Rita Streich, a light lyric coloratura, was the child of a Russian mother and a German prisoner-of-war father. Circuitously, the family made its way to Berlin where Streich grew up, and studied with Maria Ivogün, Erna Berger, and Willi Domgraf-Fassbänder (the father of Brigitte, and Germany's leading Papageno between wars). She made her debut in 1943 at Aussig (today Ústí nad Labem on the northern border of the Czech Republic), singing Zerbinetta in Strauss' Ariadne auf Naxos. In 1946, she became a member of the Berlin Staatsoper in the Unter den Linden, featured as Blonde in Mozart's The Abduction from the Seraglio and Olympia in Offenbach's The Tales of Hoffmann. There, until 1951, she also sang Zerlina in Don Giovanni, Gilda in Rigoletto, and Sophie in Der Rosenkavalier. During two subsequent seasons at the Städtische Oper, temporarily relocated in the Theater des Westens, she sang Zerbinetta, Konstanze this time in The Seraglio, and the Queen of the Night in Mozart's The Magic Flute. In 1952 - 1953 she was the Woodbird in Wagner's Siegfried at the reopened Bayreuth Festival, then joined the Vienna State Opera, where she remained a member until her retirement from the stage in 1972. Streich made frequent guest appearances at Munich, however, and in 1954 debuted at London (Zerlina and Susanna, in Mozart's Don Giovanni and The Marriage of Figaro, respectively), the Salzburg Festival (as Aennchen in Der Freischütz under Furtwängler), and Rome (Sophie again). La Scala came later on.
The soprano made her U.S. debut in 1957 at San Francisco, singing two performances each as Despina in Mozart's Così fan tutte, Zerbinetta in Ariadne, and Sophie in Der Rosenkavalier. She returned in 1959 for two more Zerbinettas, but in 1960 switched to the Chicago Lyric Opera — a house too capacious for her voice. She appeared three times as Susanna in Figaro, and repeated the role in 1962, adding three more performances as Amor in Gluck's Orfeo ed Euridice. These were her last American opera appearances. Her voice was a small instrument for all the purity and technical control, better suited to a small theater such as Glyndebourne, where she appeared for the first time in 1958 as Zerbinetta. During the 1950s, Streich became a best-selling name on recordings as Zerbinetta, Sophie, Susanna, Aennchen, Adele in Die Fledermaus, and Blonde, but especially on recital discs that included coloratura stunt-fluff as well as music by Mozart, Schubert, Wolf, Richard Strauss, even Milhaud — most carefully chosen for the fach and size of her voice, although not always temperamentally suitable.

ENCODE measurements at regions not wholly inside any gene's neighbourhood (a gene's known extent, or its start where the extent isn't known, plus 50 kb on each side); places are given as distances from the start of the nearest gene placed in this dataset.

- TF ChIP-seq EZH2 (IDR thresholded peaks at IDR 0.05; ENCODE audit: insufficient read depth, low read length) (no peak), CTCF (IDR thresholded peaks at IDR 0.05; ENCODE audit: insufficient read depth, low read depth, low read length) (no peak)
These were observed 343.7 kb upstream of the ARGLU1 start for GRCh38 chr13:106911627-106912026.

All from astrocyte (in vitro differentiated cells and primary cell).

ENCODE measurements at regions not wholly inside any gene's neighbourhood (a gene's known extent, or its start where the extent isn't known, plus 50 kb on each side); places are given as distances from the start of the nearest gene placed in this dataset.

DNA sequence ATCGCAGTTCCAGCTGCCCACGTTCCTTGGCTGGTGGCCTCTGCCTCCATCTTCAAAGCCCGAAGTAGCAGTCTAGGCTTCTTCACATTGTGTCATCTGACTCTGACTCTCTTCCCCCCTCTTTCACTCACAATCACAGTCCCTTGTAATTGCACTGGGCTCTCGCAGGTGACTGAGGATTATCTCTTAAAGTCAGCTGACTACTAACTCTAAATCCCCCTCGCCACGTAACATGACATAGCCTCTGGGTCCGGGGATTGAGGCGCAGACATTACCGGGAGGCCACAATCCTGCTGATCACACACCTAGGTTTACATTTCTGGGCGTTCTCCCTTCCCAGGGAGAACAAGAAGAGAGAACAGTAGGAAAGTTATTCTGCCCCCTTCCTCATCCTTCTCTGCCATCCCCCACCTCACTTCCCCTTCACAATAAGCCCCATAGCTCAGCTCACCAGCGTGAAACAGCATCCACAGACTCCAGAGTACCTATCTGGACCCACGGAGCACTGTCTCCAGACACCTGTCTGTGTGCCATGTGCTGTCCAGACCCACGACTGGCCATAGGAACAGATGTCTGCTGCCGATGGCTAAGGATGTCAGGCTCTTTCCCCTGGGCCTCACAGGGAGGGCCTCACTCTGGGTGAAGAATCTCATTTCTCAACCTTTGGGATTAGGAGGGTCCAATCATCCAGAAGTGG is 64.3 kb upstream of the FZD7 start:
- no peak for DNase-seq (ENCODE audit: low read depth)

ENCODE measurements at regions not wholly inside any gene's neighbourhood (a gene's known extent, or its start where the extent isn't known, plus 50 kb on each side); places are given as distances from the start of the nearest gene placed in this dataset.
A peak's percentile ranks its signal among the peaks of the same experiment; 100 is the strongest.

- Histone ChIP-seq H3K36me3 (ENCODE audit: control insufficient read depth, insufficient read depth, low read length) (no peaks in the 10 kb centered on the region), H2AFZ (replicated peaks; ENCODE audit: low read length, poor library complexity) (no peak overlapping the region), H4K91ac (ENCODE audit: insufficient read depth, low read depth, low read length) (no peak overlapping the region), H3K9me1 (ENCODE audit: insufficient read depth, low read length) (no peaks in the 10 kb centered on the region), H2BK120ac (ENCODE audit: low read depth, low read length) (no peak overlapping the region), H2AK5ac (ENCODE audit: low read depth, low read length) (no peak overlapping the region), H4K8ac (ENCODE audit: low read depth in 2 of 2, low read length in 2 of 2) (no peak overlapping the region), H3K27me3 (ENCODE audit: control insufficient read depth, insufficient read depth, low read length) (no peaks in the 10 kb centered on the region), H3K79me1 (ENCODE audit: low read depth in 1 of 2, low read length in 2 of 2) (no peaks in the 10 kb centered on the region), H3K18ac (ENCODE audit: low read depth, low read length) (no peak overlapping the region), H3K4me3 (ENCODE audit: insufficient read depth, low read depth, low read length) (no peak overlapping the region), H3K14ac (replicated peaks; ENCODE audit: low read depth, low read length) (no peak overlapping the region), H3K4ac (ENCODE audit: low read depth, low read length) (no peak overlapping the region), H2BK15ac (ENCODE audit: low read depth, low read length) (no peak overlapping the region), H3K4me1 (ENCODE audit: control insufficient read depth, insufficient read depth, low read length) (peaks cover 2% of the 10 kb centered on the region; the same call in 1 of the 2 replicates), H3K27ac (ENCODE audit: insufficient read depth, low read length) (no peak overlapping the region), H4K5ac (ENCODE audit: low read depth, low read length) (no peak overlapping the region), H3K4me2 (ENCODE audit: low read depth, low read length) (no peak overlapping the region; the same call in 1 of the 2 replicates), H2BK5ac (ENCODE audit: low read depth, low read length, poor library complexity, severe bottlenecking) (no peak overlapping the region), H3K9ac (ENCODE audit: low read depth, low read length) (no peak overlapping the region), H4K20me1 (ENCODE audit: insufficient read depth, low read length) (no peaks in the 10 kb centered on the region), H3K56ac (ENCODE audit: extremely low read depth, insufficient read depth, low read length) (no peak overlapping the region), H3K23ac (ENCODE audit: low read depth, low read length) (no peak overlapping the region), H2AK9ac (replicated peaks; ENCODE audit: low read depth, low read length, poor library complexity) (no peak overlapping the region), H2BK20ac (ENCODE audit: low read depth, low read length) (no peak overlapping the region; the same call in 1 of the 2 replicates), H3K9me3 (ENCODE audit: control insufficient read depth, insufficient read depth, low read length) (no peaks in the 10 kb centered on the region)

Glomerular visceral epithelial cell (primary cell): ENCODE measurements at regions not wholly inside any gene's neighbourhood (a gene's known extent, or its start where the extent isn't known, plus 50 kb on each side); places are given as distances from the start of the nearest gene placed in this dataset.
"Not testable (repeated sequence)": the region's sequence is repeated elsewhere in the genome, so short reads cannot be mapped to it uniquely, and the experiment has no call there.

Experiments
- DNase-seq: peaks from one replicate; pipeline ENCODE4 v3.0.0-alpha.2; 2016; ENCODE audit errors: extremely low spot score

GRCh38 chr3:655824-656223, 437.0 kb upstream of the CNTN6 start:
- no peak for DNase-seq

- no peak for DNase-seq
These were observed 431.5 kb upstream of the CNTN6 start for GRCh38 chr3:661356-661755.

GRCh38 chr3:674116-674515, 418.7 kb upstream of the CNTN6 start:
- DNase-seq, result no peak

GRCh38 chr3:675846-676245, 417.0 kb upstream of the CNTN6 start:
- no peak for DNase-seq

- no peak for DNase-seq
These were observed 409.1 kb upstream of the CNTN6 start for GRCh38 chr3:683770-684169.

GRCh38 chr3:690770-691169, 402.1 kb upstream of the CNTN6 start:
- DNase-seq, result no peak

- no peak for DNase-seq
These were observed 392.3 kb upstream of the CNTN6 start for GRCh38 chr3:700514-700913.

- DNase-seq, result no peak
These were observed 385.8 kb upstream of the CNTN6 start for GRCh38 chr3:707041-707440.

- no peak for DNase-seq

In the 1960s ,she appeared in Viennese operettas as well as operatic repertory, generously documented on German broadcast tapes of live performances. Streich retired from the stage in 1972 to teach at Essen, but returned four years later to Vienna, where she continued to teach, and where she died at the age of sixty-six. In the 1950s, and for some years after, she was considered the foremost German coloratura of her generation, often likened to her ageless teacher Erna Berger.